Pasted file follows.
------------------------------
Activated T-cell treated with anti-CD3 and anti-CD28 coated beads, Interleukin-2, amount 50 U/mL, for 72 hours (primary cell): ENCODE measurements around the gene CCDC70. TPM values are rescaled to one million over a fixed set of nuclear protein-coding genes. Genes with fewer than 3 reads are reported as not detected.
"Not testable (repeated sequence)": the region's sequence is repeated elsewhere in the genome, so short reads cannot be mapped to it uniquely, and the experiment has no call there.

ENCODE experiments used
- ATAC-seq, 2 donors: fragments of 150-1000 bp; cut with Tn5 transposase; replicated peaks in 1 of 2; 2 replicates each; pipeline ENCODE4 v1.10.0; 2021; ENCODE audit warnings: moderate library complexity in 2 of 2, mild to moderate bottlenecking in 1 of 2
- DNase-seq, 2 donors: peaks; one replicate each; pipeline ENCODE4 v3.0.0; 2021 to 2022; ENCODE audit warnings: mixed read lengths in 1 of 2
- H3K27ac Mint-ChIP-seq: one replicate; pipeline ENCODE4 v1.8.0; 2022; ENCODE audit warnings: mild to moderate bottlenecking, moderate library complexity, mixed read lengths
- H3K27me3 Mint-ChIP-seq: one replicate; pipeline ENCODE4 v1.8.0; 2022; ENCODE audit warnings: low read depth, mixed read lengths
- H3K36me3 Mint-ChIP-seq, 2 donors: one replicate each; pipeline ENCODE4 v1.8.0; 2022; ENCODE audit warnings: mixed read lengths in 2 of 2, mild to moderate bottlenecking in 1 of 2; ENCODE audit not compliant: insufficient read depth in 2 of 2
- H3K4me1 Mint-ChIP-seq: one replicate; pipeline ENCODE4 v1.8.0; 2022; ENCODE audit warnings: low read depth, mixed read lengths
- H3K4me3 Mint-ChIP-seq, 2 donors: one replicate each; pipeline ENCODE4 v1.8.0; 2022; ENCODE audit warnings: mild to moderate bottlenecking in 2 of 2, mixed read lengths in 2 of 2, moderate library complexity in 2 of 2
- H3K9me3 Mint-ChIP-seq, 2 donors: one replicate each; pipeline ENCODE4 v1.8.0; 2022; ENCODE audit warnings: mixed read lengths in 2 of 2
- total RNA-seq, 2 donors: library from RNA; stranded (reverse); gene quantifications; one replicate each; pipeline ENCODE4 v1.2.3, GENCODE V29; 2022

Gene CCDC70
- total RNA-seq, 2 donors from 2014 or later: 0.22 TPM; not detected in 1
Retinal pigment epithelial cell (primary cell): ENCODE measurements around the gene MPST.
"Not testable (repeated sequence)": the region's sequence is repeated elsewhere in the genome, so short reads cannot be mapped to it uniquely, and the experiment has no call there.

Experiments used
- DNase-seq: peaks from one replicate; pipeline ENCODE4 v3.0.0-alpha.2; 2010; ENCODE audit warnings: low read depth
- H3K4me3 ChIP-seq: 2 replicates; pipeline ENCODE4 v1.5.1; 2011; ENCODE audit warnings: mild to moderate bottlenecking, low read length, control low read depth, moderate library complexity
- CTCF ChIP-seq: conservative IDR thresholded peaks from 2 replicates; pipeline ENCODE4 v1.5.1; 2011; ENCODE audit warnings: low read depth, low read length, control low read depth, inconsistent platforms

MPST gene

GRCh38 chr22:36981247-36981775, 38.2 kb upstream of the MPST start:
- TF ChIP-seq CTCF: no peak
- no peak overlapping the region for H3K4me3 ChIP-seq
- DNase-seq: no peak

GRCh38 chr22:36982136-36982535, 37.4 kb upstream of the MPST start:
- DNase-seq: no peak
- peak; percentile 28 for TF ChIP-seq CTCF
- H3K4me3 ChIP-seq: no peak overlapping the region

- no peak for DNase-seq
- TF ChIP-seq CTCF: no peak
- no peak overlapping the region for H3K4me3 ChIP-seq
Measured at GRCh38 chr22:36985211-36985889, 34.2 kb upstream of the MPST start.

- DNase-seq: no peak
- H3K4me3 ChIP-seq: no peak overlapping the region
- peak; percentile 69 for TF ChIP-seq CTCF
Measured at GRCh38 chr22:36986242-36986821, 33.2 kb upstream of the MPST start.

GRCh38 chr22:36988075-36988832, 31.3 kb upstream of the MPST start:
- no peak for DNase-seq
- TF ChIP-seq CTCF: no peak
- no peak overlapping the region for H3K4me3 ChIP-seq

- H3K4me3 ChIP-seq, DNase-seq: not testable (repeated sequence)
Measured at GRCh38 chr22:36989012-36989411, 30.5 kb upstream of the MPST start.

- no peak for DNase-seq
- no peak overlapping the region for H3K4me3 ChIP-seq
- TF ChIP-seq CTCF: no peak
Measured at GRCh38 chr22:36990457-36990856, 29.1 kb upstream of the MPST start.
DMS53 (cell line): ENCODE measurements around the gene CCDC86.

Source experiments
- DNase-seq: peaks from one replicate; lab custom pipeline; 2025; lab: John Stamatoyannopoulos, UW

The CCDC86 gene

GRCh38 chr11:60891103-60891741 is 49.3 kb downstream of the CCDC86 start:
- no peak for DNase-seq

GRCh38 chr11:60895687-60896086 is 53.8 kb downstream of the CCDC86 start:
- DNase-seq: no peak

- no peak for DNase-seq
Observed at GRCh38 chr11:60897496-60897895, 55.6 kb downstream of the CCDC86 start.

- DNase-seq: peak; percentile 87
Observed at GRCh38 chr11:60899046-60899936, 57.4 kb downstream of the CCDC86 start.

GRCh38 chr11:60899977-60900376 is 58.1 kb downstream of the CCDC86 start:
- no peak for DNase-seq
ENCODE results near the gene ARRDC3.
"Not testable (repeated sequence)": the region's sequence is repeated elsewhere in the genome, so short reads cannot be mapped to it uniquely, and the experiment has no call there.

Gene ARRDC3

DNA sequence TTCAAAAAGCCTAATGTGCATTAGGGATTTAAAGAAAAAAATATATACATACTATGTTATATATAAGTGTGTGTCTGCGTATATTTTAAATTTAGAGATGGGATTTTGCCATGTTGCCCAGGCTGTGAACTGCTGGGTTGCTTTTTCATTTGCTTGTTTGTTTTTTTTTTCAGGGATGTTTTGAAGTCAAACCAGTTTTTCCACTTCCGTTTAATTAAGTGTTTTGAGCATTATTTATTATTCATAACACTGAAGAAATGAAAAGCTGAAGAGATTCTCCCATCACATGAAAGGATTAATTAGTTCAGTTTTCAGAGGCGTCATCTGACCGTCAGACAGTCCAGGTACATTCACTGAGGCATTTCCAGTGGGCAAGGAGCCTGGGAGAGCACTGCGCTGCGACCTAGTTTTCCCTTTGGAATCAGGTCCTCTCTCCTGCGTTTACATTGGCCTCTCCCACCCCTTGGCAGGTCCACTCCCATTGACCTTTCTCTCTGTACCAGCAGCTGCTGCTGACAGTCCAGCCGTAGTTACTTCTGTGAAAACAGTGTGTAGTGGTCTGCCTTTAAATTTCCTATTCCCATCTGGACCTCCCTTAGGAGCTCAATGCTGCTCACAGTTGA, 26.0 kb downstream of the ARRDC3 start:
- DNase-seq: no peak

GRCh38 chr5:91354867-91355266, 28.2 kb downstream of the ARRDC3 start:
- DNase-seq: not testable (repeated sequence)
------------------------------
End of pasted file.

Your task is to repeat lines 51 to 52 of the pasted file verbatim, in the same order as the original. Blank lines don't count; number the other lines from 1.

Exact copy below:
The CCDC86 gene

GRCh38 chr11:60891103-60891741 is 49.3 kb downstream of the CCDC86 start: